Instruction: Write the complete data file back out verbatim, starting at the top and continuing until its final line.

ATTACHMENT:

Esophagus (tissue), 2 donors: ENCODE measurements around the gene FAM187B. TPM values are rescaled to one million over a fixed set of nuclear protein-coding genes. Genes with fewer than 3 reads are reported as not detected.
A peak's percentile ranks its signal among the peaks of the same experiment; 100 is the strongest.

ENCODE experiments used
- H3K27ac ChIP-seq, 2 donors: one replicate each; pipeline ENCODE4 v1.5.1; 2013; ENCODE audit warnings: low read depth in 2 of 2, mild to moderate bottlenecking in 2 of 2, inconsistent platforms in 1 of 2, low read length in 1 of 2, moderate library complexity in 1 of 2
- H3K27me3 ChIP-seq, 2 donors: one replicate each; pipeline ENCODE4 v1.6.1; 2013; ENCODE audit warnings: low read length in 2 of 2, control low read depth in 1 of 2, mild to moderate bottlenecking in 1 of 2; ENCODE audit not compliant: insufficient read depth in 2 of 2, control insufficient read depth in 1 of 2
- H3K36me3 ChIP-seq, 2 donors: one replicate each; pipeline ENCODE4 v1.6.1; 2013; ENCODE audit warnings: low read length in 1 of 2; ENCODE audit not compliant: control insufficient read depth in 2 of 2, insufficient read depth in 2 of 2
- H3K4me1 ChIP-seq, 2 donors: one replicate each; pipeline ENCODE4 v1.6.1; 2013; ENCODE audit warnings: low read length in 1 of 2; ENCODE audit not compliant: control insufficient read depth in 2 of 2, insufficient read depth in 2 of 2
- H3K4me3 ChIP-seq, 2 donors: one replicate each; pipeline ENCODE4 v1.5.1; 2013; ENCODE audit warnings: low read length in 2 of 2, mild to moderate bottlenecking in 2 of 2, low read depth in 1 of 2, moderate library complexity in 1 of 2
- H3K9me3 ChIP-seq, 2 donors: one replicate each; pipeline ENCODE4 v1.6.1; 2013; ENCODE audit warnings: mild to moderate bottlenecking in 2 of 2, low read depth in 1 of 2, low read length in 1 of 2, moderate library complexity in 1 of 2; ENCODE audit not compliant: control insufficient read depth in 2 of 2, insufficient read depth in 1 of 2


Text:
Esophagus (tissue), 2 donors: ENCODE measurements around the gene FAM187B. TPM values are rescaled to one million over a fixed set of nuclear protein-coding genes. Genes with fewer than 3 reads are reported as not detected.
A peak's percentile ranks its signal among the peaks of the same experiment; 100 is the strongest.

ENCODE experiments used
- H3K27ac ChIP-seq, 2 donors: one replicate each; pipeline ENCODE4 v1.5.1; 2013; ENCODE audit warnings: low read depth in 2 of 2, mild to moderate bottlenecking in 2 of 2, inconsistent platforms in 1 of 2, low read length in 1 of 2, moderate library complexity in 1 of 2
- H3K27me3 ChIP-seq, 2 donors: one replicate each; pipeline ENCODE4 v1.6.1; 2013; ENCODE audit warnings: low read length in 2 of 2, control low read depth in 1 of 2, mild to moderate bottlenecking in 1 of 2; ENCODE audit not compliant: insufficient read depth in 2 of 2, control insufficient read depth in 1 of 2
- H3K36me3 ChIP-seq, 2 donors: one replicate each; pipeline ENCODE4 v1.6.1; 2013; ENCODE audit warnings: low read length in 1 of 2; ENCODE audit not compliant: control insufficient read depth in 2 of 2, insufficient read depth in 2 of 2
- H3K4me1 ChIP-seq, 2 donors: one replicate each; pipeline ENCODE4 v1.6.1; 2013; ENCODE audit warnings: low read length in 1 of 2; ENCODE audit not compliant: control insufficient read depth in 2 of 2, insufficient read depth in 2 of 2
- H3K4me3 ChIP-seq, 2 donors: one replicate each; pipeline ENCODE4 v1.5.1; 2013; ENCODE audit warnings: low read length in 2 of 2, mild to moderate bottlenecking in 2 of 2, low read depth in 1 of 2, moderate library complexity in 1 of 2
- H3K9me3 ChIP-seq, 2 donors: one replicate each; pipeline ENCODE4 v1.6.1; 2013; ENCODE audit warnings: mild to moderate bottlenecking in 2 of 2, low read depth in 1 of 2, low read length in 1 of 2, moderate library complexity in 1 of 2; ENCODE audit not compliant: control insufficient read depth in 2 of 2, insufficient read depth in 1 of 2